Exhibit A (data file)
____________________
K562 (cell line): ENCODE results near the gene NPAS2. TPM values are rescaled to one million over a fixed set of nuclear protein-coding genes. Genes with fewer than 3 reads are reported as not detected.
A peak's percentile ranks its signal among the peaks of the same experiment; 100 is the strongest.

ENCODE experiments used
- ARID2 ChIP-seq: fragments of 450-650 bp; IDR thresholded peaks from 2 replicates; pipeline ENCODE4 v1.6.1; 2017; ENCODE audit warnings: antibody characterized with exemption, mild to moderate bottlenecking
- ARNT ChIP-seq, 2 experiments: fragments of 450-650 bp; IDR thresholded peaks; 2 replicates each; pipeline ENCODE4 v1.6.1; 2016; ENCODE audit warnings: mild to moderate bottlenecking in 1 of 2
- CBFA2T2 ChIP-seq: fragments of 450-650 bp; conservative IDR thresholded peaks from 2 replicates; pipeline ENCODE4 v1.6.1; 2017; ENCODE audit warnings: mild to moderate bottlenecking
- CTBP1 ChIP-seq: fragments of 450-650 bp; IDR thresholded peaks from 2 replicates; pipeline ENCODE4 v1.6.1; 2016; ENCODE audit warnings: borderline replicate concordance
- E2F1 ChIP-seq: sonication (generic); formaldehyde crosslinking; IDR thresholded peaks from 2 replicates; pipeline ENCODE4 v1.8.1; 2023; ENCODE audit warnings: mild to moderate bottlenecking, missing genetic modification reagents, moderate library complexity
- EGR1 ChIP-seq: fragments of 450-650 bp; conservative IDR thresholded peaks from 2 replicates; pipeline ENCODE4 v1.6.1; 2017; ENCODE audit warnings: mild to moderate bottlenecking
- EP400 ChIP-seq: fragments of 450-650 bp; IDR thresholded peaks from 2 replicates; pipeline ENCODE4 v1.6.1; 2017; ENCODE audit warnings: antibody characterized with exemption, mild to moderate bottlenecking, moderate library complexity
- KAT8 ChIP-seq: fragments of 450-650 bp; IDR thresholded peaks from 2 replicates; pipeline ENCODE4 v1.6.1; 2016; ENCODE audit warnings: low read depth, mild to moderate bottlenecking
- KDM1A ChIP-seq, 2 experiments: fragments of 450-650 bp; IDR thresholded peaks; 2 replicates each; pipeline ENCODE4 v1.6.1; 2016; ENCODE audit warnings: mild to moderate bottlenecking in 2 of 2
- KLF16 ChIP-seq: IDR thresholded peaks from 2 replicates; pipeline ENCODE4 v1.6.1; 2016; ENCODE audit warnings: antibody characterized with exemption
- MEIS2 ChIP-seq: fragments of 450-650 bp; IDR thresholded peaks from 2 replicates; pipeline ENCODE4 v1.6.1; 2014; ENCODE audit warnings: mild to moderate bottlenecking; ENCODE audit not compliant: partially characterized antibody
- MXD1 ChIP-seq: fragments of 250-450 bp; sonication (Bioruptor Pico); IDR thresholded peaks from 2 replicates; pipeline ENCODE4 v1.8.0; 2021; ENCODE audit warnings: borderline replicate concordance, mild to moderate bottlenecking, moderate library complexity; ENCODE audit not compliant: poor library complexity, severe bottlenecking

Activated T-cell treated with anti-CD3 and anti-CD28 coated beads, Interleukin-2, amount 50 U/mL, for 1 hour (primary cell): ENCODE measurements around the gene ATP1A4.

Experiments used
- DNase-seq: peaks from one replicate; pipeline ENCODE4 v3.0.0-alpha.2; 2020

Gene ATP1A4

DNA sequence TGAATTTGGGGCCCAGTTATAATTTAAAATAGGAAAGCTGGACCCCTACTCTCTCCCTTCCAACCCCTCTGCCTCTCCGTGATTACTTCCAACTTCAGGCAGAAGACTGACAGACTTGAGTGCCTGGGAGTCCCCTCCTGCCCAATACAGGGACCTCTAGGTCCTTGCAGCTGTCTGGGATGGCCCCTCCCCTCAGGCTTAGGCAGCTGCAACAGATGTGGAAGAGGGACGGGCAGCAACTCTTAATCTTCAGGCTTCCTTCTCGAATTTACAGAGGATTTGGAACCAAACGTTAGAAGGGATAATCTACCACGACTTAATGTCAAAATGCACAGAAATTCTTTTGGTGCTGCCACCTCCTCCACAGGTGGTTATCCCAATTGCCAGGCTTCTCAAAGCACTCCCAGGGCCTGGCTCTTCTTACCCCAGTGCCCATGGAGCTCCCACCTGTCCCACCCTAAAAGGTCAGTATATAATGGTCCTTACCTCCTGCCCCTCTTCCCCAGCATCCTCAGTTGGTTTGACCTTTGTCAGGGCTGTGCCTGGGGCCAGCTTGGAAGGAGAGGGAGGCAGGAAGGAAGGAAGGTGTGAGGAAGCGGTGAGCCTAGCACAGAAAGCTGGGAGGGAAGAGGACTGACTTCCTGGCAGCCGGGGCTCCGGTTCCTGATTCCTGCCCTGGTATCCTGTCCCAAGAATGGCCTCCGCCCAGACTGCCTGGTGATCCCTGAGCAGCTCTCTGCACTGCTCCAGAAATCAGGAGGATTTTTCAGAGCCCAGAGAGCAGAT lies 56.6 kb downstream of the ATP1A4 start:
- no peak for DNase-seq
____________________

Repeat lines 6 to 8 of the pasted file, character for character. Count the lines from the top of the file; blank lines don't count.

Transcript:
- CBFA2T2 ChIP-seq: fragments of 450-650 bp; conservative IDR thresholded peaks from 2 replicates; pipeline ENCODE4 v1.6.1; 2017; ENCODE audit warnings: mild to moderate bottlenecking
- CTBP1 ChIP-seq: fragments of 450-650 bp; IDR thresholded peaks from 2 replicates; pipeline ENCODE4 v1.6.1; 2016; ENCODE audit warnings: borderline replicate concordance
- E2F1 ChIP-seq: sonication (generic); formaldehyde crosslinking; IDR thresholded peaks from 2 replicates; pipeline ENCODE4 v1.8.1; 2023; ENCODE audit warnings: mild to moderate bottlenecking, missing genetic modification reagents, moderate library complexity